Tuesday, May 24, 2005

Michael: Holy Flat Tax Batman!

A long-time shibboleth of Conservative philosophy has been the institution of a flat tax. Every Conservative ideologue worth his salt has seriously toyed with idea. One of the most offensive things to Conservatives about our current income tax system is its progressivity; it takes a larger percentage bite as your income rises. Many Republicans just shake like outraged Chihuahuas at the thought of having to pay a larger percentage than a Wal-Mart employee. Wouldn’t it be ironic if the tax haters got a flat tax rate and it still gave them indigestion because it was even more progressive than the current system?

Well, that’s exactly what the UniTax does. It is a flat tax, not on income, as so many Conservatives dream of, but on ALL financial transactions. That’s right; from groceries to corporate arbitrage and foreign exchange, every financial transaction is taxed. Seems like a nightmare, right? But with the increasing use of electronic transactions, especially for large transactions, the cost of compliance and administration shrinks to nearly nothing. The IRS would practically whither away and you wouldn’t have to file an income tax return ever again.

At the same time, the tax base, which is now mainly personal and corporate income, would explode 100 fold, and most of that new tax base is heavily skewed to the wealthy. That means the UniTax takes its progressivity from economic distribution, not rate change. As wealth becomes more evenly distributed, so would the tax burden. The much greater tax base also means the UniTax rate could be 100 times lower and still preserve revenue neutrality. Economists estimate the new UniTax rate would be just 0.30%, or 30 cents on $100. The average person would pay pennies on the dollar of their current tax burden, but the super-wealthy, who are responsible for the vast majority of financial transactions, would pay a much greater proportion of overall taxes than they do now; though unless they spend more than their net worth every year, they would still pay less than 1% per annum. Would you want to argue that your freedom and the American dream weren’t worth less than 1% of your net worth? Didn’t think so.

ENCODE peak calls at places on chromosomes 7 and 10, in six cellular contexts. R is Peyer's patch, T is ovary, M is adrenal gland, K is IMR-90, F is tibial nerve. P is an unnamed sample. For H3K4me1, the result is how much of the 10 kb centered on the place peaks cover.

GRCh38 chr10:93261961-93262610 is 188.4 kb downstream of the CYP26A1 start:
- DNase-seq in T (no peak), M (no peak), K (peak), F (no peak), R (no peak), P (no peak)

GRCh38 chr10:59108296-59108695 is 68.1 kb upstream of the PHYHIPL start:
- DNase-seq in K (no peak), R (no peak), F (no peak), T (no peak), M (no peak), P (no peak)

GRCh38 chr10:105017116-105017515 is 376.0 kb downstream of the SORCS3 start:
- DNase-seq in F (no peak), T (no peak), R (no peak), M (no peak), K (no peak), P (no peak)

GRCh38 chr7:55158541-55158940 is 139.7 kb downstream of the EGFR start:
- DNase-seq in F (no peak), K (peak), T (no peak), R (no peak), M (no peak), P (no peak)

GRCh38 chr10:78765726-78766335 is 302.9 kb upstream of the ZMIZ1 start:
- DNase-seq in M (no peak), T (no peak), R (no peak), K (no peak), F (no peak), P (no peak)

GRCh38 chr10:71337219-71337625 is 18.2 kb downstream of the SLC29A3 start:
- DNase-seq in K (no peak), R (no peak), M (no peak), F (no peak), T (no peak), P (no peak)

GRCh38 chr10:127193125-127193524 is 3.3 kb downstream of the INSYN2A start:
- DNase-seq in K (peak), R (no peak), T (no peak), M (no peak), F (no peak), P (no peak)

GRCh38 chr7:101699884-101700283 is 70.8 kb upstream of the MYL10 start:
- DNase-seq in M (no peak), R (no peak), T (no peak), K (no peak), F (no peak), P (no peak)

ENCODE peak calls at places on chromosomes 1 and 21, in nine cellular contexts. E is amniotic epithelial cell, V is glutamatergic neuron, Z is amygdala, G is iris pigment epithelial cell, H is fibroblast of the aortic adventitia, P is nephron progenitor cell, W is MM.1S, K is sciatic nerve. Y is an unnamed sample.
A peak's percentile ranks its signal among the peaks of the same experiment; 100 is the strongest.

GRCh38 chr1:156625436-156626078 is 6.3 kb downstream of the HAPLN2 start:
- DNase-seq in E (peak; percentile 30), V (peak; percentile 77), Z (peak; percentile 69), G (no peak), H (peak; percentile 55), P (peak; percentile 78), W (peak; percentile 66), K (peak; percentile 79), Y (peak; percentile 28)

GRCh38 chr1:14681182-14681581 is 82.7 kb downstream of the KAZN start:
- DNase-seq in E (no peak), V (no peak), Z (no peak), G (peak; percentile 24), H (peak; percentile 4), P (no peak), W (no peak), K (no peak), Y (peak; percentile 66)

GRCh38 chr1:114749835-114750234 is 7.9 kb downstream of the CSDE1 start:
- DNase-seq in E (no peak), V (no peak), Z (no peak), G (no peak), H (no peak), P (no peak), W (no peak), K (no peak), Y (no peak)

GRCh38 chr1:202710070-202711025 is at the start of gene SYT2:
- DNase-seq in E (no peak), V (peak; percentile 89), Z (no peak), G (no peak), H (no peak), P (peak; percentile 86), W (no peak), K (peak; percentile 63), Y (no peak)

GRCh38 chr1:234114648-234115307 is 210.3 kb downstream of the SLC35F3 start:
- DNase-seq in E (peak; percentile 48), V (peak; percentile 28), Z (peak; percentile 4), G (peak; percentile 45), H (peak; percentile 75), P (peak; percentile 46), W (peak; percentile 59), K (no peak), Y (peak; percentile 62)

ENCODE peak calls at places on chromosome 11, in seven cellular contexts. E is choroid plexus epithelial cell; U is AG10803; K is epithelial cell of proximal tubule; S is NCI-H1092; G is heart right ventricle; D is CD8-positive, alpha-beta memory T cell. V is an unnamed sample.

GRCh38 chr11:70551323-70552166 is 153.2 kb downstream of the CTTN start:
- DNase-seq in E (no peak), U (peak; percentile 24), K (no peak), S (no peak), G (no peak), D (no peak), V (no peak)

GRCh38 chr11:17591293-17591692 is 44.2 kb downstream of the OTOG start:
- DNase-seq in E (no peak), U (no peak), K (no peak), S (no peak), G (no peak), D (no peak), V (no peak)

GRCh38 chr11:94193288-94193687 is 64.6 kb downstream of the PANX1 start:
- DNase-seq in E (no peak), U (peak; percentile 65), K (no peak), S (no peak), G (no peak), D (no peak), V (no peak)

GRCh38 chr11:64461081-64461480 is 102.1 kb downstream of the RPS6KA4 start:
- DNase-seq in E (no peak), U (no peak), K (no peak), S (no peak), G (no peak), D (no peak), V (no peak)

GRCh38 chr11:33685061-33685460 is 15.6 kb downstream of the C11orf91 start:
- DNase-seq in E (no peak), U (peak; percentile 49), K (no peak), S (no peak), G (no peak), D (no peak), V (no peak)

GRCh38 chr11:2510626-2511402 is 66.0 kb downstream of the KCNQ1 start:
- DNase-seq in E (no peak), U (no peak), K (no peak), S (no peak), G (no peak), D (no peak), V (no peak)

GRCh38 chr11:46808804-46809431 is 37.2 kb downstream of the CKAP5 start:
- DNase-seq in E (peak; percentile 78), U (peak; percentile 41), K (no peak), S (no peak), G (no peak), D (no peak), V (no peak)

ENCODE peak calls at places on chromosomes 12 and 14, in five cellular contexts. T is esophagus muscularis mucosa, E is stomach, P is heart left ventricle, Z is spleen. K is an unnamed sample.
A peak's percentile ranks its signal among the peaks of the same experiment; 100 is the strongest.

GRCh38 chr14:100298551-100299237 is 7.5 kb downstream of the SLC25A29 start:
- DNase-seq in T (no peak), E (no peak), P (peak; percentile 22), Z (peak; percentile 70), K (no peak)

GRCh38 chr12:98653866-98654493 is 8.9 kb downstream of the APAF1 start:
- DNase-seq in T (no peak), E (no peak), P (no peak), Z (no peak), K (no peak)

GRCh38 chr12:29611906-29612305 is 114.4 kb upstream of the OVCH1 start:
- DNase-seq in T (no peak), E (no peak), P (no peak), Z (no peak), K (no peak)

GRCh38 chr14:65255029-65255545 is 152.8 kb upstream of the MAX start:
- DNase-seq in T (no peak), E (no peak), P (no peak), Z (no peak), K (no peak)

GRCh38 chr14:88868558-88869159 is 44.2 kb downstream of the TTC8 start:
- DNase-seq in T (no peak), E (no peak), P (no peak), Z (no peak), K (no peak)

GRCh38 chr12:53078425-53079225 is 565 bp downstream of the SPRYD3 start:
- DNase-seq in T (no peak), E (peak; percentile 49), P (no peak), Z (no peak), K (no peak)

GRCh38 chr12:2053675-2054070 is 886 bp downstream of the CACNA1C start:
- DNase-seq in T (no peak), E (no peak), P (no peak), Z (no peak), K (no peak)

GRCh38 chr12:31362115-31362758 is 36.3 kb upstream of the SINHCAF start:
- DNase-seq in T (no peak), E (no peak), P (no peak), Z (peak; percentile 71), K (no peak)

The ideologues would get the flat tax that they are always mooning about (and they can’t complain about it from a principled position without revealing that they just wanted lower taxes on the rich all along) and the rich would pay more of the nation’s taxes, resulting in a more progressive, more efficient, and politically more difficult to subvert tax code, and the poor and middle class would get well-deserved tax relief. And everybody is shut of the IRS. The UniTax is a one of those rare beasts, a gift that gives everyone what they say they wanted, as well as everything they so richly deserve.

For more information on the UniTax, AKA the Automated Payment Transaction (APT) tax, visit the web site of the idea’s creator. If you are a blogger, please blog about this taxation system, too, and help bring awareness to this great idea.


At 10:57 AM, Blogger Jack Benway said...